Digital Copyright in the U.S. and Japan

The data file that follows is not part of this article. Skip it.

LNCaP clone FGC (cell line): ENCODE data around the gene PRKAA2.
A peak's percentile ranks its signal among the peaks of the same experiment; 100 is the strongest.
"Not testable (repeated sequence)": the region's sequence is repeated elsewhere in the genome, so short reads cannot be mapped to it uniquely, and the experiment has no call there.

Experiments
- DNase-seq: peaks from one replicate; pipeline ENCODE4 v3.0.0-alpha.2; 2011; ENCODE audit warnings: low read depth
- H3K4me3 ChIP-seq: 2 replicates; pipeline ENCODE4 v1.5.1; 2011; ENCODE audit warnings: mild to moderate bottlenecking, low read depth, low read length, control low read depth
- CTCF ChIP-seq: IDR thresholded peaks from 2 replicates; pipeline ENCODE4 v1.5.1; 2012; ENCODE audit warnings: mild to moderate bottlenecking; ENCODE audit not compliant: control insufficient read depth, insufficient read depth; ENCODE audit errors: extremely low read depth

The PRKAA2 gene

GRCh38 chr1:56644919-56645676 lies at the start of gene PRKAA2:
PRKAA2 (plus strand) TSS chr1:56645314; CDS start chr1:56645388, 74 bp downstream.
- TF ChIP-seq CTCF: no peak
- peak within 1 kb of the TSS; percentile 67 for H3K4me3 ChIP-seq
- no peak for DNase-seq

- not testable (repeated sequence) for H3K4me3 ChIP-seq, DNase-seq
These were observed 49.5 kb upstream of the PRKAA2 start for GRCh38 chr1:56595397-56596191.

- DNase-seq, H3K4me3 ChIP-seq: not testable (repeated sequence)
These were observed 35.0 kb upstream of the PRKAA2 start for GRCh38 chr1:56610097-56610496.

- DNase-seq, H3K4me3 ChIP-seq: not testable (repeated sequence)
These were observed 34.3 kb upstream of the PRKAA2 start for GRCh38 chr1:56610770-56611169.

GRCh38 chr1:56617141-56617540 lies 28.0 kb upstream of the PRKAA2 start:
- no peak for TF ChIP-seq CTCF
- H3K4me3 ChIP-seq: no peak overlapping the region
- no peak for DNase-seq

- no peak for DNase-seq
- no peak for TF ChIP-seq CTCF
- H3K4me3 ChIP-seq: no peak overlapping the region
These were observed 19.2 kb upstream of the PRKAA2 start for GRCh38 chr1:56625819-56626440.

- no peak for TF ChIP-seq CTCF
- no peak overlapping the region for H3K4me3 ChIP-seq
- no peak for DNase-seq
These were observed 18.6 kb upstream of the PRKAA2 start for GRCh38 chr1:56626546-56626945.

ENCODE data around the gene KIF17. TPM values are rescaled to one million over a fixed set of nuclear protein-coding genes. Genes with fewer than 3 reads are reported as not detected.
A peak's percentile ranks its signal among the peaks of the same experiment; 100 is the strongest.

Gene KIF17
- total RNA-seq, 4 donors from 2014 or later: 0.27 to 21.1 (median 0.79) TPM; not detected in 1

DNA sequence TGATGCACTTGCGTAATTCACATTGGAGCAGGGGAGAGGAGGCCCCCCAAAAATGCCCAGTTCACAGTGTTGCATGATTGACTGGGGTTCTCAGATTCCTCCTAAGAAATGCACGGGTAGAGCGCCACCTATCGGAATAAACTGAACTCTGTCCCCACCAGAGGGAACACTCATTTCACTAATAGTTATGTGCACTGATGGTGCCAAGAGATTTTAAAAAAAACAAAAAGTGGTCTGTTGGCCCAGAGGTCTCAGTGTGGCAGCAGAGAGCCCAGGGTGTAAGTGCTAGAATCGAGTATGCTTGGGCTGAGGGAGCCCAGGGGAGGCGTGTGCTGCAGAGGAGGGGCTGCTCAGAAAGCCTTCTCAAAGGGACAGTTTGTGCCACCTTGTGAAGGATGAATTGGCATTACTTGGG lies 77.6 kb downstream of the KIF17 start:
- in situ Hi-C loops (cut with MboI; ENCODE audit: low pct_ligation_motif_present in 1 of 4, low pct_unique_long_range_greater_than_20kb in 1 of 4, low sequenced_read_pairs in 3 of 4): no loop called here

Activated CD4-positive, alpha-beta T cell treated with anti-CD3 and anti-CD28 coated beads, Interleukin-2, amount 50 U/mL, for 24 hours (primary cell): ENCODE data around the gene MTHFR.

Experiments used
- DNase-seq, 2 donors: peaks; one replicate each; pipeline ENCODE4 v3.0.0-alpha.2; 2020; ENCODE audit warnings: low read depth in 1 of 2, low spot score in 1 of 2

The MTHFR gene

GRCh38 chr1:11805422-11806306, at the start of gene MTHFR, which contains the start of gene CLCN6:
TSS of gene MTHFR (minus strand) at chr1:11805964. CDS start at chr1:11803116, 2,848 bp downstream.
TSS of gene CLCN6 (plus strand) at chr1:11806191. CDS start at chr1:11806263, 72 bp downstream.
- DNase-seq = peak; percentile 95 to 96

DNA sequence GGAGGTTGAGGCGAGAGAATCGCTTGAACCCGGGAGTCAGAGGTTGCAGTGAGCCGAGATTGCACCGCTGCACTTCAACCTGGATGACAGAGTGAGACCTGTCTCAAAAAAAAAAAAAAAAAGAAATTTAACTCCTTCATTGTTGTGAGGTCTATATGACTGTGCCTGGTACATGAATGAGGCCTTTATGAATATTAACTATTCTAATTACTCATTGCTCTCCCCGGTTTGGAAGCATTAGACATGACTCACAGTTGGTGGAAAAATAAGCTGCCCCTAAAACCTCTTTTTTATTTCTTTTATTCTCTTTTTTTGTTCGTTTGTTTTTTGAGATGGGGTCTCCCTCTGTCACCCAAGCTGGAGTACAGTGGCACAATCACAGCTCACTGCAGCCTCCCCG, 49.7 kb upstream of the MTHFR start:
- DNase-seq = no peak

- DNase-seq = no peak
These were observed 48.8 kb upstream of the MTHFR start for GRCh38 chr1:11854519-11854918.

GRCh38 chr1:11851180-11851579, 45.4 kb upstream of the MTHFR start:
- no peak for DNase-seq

Revision with unchanged content. The advent of digital and network technologies have brought both opportunities and threats to right-holders and users of copyrighted works. The legal reaction to these changes has been to expand the scope of copyright and outlawing circumvention of DRM technologies. As a result, society now suffers two major problems: the problem of diminishing freedoms that were built into the copyright regime in the past, and the tragedy of the anticommons (or underuse of copyrighted works caused by holdouts among multiple right-holders). To articulate these problems, this book analyzes four major areas of copyright that show clear contrasts between the U.S. and Japan: regulations over temporary data storage in computer memory devices; legal structure of copyright exemption; regulations over DRM technologies; and registration and licensing schemes as a possible solution to the tragedy of the anticommons. The research is made from a legal, economic, and technological perspective, with interview results in the market. This book is addressed to policy makers, legislators, and market players in the field of copyright who want to understand how digital copyright issues can be better approached.